Sweden scores well in the RETOS™ evaluation, in comparison to the neighbouring countries. This is in spite of the country not having a National Contingency Plan, or using an Incident Management System (IMS) and the Tiered Preparedness and Response concept. This shows that it has been possible for Sweden to build a functional preparedness system on a comparable level to other Baltic Sea countries that utilise any or all of these concepts. This suggests that those measures are not needed to maintain a good preparedness level, although familiarity with these concepts will likely aid communication during international cooperation and operations. However, Sweden instead has an organisational system for oil spill preparedness that serves the same function. Responsibilities for the involved organisations are mandated (although sometimes vaguely) and divided between municipal, county, and national levels, without having it formalised in a plan.

There are three main limitations to this study. Firstly, the evaluation results are not approved as the “official” evaluations by all countries, as all the respective governments have not approved them. However, highly qualified individuals, and generally the person responsible for the national contingency planning, supplied the data. Secondly, as many of the RETOS™ evaluation indicators and most of the work in the Baltic Sea Region and Norway are focusing on the response at sea, it may not adequately reflect the onshore preparedness and response. Thirdly, the statistical method used for comparing the countries, Friedman’s test, uses a ranking sum. This means that there is a tendency to only find differences with the most extreme case, when comparing between the countries. Since there is quite a large gap between most countries and the United States and Norway, this was not an issue. However, comparing only between the remaining countries showed a difference that did not exist when the United States and Norway were included.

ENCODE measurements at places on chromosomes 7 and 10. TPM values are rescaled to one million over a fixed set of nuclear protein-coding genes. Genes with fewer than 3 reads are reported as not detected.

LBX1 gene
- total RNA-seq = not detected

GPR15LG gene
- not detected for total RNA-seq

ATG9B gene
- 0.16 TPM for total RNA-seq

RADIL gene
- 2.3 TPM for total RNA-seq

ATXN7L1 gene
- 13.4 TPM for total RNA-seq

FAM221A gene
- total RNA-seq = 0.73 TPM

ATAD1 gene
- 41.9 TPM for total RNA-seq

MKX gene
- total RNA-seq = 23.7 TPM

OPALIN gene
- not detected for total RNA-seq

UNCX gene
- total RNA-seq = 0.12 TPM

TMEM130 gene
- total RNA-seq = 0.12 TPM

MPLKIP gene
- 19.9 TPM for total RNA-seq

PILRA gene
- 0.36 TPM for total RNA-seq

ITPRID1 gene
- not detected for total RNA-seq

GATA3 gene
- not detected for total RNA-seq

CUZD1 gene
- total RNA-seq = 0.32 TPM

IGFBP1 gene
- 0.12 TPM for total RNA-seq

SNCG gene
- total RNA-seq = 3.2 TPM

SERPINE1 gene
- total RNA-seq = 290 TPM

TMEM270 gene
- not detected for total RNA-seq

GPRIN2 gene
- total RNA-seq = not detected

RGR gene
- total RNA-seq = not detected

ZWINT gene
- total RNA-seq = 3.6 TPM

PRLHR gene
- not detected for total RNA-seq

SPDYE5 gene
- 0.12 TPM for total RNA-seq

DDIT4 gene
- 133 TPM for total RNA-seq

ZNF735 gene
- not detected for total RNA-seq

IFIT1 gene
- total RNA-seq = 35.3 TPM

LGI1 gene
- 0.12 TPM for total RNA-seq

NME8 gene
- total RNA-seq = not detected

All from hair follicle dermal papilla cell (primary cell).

5. CONCLUSION

This paper introduces a novel method to statistically compare the results of the RETOS™ country evaluations using Friedman’s test and Dunn’s post-test. However, the method requires some tweaking to make it easier to distinguish between outliers in the data. In this study, the United States and Norway are two external controls that the Baltic Sea countries were compared to for the RETOS™ evaluation. However, such a comparison is somewhat crude, as several indicators may or may not be relevant for the respective countries. Respondent feedback indicates that the RETOS™ evaluation might be too focussed on the Incident Command System used in the United States, but not in the Baltic Sea region.

Despite not having a National Contingency Plan or using the Tiered Preparedness and Response concept, Sweden is shown to be at a similar oil spill preparedness level to its neighbouring countries. However, Sweden instead has an organisational system for oil spill preparedness that serves the same function, with defined responsibilities for the involved organisations at municipal, county, and national levels. This suggests that a National Contingency Plan and the Tiered Preparedness and Response concept are not critical, if corresponding measures exists. However, this also raises the question how implementing these concepts would benefit the national preparedness. The main advantage for Sweden to adhere to international practice, such as developing a National Contingency Plan, would be to harmonise the various regional and municipal plans into a national system and use terminology in line with the global practice. This would utilise the best practices from abroad and improve communication and understanding, and thereby cooperation, during international operations.

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Author notes

*World Maritime University, P.O. Box 500, 201 24 Malmö, Sweden